Grady was the chief witness for the defence in a civil suit launched by two of the men charged with that killing. Chris McCullough and Nick Nossey are seeking $10 million for malicious prosecution and violation of their charter rights.

Grady, who spent 15 years investigating murders in Toronto, was offered as an expert in murder investigations in 1989 and the early 1990s — days before DNA evidence when senior officers sneered at emerging techniques such as audio and video recordings of interviews with suspects in favour of handwritten notes and statements.

"I had many senior officers then tell me 'That's not the way it's done, do your notes,'" Grady said.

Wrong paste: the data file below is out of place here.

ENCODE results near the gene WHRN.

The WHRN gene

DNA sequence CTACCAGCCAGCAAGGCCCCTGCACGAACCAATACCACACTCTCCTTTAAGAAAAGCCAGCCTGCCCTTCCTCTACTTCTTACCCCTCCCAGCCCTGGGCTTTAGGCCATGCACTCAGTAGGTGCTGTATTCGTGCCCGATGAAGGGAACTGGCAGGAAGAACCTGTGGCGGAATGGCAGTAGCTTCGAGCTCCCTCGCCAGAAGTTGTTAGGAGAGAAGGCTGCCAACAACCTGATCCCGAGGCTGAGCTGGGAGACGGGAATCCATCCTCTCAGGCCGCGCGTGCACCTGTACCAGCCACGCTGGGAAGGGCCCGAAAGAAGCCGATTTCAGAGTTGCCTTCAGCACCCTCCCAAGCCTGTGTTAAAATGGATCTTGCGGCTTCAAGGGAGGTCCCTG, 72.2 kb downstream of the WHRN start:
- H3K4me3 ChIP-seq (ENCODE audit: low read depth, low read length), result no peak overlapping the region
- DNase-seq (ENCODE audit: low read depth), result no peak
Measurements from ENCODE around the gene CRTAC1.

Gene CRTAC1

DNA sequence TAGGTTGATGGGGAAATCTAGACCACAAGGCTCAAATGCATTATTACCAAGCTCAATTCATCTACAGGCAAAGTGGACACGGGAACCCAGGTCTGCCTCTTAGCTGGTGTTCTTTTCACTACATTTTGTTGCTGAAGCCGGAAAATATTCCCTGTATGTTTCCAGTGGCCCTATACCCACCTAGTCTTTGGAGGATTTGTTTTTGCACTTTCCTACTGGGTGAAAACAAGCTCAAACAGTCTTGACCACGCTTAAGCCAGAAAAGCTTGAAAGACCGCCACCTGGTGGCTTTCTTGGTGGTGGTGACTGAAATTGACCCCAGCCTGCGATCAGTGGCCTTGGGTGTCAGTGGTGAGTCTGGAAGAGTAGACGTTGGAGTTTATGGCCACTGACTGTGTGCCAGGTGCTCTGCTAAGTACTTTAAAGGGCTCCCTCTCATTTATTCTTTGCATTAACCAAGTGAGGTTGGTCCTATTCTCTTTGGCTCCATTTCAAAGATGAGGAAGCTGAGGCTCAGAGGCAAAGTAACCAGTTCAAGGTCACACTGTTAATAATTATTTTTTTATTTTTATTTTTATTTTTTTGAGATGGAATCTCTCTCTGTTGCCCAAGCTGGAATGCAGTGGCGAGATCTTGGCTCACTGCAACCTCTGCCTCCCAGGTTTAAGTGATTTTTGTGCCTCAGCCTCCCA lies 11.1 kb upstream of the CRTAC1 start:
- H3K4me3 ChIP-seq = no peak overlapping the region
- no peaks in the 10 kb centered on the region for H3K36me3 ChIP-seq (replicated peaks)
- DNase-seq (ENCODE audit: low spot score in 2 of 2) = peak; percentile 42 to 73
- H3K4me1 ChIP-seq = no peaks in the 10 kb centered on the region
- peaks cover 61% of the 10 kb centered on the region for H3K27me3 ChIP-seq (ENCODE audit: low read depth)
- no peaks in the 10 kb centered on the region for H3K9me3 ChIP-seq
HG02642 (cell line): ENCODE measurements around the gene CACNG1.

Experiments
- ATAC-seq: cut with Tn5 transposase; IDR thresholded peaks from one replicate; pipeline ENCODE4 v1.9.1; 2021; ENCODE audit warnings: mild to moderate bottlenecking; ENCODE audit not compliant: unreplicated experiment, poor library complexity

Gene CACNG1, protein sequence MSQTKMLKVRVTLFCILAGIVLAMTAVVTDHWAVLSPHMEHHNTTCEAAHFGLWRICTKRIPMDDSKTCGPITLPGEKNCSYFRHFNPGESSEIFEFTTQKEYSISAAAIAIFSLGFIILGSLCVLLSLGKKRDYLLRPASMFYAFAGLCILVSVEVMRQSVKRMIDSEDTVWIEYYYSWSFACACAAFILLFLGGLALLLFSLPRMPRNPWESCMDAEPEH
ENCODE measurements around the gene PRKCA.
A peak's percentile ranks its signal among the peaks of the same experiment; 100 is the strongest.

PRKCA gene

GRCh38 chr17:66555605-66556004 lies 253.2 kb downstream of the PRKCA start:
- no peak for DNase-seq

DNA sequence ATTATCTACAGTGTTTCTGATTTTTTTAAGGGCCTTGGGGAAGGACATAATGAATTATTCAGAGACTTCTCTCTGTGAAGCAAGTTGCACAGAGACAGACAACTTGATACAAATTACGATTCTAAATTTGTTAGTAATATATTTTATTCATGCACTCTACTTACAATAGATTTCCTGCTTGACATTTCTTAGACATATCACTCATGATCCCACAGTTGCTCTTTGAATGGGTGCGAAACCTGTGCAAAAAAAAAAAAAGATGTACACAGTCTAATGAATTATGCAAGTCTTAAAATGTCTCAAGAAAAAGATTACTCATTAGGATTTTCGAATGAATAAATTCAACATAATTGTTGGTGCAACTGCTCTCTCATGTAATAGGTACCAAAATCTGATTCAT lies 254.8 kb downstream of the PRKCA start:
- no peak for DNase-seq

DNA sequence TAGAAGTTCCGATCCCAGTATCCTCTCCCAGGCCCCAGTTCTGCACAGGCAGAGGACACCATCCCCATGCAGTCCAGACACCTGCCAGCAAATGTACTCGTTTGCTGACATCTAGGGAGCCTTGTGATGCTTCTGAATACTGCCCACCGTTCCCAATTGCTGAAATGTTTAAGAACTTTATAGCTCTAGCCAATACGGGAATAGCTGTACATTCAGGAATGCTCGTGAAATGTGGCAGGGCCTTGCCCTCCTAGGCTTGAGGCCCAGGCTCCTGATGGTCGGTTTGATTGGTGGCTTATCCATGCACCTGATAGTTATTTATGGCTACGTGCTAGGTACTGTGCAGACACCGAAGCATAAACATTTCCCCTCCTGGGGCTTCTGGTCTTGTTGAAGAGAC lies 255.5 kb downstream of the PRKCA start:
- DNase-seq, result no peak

The Hamilton probe, he said, was made especially difficult by the kind of people local detectives had to deal with.

"This was a nefarious group of people that wasn't going to be co-operative with police," Grady said. "Police weren't dealing with people who are open and honest and wanted to get it off their chests."

That group included Terry Pearce, and Steve Clarke — who both pled guilty to reduced charges in the case and served prison terms — and Pearce's 16-year-old girlfriend Tammy Waltham. More information was developed from a group of Hamilton jail inmates who offered to inform on McCullough in exchange for reduced sentences or other compensation.

Grady said the prison tattlers were an important source of information, especially against McCullough.

"Chris McCullough was careful about what he said outside of custody, but when he was inside he seemed to talk to everybody," he said.